I will never forget the first time I dug the great swinger, James Dean. Conte Candoli and I were splitting a gig marquee-style at a jumpin' joint in Hollywood called Jazz City. A lot of professional cats used to fall in the place: Benjamin Alexander, real great cat from Dragnet, Sweet Peggy Lee, Stan Kenton, amongst the others made the scene. I was pushing a new sound in humor. They all had big eyes and ears to pick up on this lick that consisted of translating Poe, Shakespeare, Einstein, Mahatma Gandhi, and some of the miracles of the life of Christ into the semantics of a modern language called "The Hip," which I, after much research, found to have a full vocabulary, and one that was a seven-ply gasser if a cat really wanted to blow.
Now the night was cool and crazy, not too many cats digging the scene but the ones who were there were real tight to the attention. I'd just finished blowing "Three Miracles from the Life of Christ" in hip when the waitress sounded me that James Dean was on the scene and had invited me to his table. I think he was in the middle of The Rebel. Now the vonce grapevine had been swinging for quite some time about what a great cat he was, and how strong and cool he was coming on. I swung over to the booth just by the juke box where five young quick-looking cats and two chicks were playing it cool. A big cat with glasses and motorcycle shoulders stood up and made the introductions. We all sat down. But with the blowing crash of the jazz I couldn't dig the names, so I was not hip to which one of the group was the star. So I played it cool and cased them looking for that Hollywood type of cinerama-head, but none of them made that category. This young, handsome cat with the glasses, hot rod jacket, no tie, and a one-day beard, I finally dug was "The Dean." and I said to myself, "Let me dig this solid cat and see what jumps in that wig of his that's causing all the flip on the vine."
He asked me if I'd been digging Shakespeare for a long time to pick up on this lick. I said, "Yes." He then said he'd like to blow a little Shakespeare straight someday and I said that would be a gasser.
He continued by telling me that He appreciated my underlining sincerity and humility in the translation of the life of Our Saviour and added that he had my recording of the miracles. Said it was one of his favorites. I thanked him for his kindness. He went on to say that this was solid, as the young cats and kitties of our country could use all the spiritual help they could get. He said that the young cats, it seemed to him, were looking for some kind of a cop-out in the face of the bad jazz of the Atomic Age. That too many of them were taking the attitude "So what? We may all flip out at any moment. Why not have a ball before the blast?" He went on to say that in his opinion the cats and chicks of the Atomic Age were by far the brightest, strongest and most intelligent of all the generations. He felt that the message of Christ brought to them in their own language of the hip, should do a lot to swing them over to the power of love. I said I thought it was very profound of him to dig the scene that way. He went on to say that he was making some long speeches tonight and he hoped he wasn't staying onstage too long. I said, "Blow, man. I consider it a privilege to listen to you."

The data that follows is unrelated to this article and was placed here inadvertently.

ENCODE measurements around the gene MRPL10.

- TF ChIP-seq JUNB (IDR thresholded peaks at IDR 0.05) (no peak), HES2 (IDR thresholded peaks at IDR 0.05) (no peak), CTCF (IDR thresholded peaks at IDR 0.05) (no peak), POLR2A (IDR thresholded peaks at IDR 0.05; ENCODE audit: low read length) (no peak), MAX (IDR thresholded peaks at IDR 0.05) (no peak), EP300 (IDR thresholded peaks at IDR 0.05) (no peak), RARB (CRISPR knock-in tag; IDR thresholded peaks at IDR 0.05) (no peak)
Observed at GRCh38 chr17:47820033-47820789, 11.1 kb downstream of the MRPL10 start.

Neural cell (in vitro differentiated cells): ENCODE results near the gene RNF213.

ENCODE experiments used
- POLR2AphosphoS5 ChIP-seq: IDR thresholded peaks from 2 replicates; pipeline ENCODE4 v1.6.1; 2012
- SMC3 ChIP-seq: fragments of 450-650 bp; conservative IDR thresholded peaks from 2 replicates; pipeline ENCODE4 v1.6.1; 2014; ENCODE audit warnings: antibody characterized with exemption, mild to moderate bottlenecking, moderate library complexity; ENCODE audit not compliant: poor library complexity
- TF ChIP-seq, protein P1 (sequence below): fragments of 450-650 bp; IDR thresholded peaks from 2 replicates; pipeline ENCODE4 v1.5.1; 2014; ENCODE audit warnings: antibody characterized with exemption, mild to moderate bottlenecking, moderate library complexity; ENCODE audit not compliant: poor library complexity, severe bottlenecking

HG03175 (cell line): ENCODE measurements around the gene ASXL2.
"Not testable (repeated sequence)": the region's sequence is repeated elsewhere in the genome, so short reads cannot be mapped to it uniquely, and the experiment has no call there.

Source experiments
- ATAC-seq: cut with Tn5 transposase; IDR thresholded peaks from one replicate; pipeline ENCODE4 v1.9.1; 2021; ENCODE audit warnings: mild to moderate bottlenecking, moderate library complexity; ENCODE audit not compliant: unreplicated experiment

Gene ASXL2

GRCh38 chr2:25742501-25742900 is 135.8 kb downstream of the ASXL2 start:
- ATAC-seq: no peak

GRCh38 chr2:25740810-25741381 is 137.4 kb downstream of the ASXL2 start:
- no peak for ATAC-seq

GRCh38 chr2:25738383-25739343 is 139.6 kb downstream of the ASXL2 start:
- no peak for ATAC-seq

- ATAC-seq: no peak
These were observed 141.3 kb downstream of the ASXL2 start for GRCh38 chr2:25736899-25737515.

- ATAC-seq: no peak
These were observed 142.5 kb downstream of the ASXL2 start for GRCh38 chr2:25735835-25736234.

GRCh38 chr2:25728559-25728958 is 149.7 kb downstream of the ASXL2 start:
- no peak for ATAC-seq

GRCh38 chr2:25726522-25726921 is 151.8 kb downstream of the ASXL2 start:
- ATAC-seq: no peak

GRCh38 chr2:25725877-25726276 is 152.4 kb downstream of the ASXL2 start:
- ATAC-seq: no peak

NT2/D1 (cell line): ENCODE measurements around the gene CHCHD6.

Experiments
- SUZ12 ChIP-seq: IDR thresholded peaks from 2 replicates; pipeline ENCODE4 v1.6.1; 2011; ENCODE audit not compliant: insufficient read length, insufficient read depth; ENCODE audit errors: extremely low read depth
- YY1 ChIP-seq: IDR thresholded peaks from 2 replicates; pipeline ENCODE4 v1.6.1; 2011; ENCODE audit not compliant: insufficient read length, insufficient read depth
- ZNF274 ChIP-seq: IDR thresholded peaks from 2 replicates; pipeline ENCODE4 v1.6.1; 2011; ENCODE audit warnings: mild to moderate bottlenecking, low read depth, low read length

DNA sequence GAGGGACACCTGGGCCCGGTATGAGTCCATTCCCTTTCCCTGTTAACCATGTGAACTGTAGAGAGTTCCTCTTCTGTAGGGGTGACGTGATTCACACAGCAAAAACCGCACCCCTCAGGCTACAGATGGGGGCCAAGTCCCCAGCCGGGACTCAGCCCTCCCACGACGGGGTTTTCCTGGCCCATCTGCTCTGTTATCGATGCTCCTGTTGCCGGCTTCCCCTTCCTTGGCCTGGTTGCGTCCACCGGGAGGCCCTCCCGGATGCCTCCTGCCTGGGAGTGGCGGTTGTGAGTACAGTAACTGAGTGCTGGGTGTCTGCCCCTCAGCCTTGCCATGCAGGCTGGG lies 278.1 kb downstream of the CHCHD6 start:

At that time I excused myself and returned to the stage immediately dedicating my next epigram, an incident in the life of Mahatma Gandhi translated in Hip, called "The All-Solid Mahatma." I blew that and four more pieces for him and returned to the table. He thanked me for the dedication and said that he dug Gandhi the most. He then informed me that in his humble opinion in some respects the Mahatma was like the return of The Man to the people. That he, like Christ, had put forth all his efforts for the benefit of his people. I said it was a solid thought and beautiful, too. He returned by saying there were few people one could discuss things of this nature with and remain cool about it.
The young cat next to him who was introduced to me as his manager sounded him on the fact that he had an early call and the time to cut was now. Jimmy rose at once. He apologized for having to split so early, but that we'd chat again as he would return soon.
I never saw James Dean again but I'll never forget him.
from the single, James Dean's (Message to the Teenagers / Speak for Yourself, John, Hip Records, 1956.
Included on Lord Buckley Live: The Tales of Lord Buckley, Shambhala Lion Editions, 1991
Transcribed by EARL RIVERS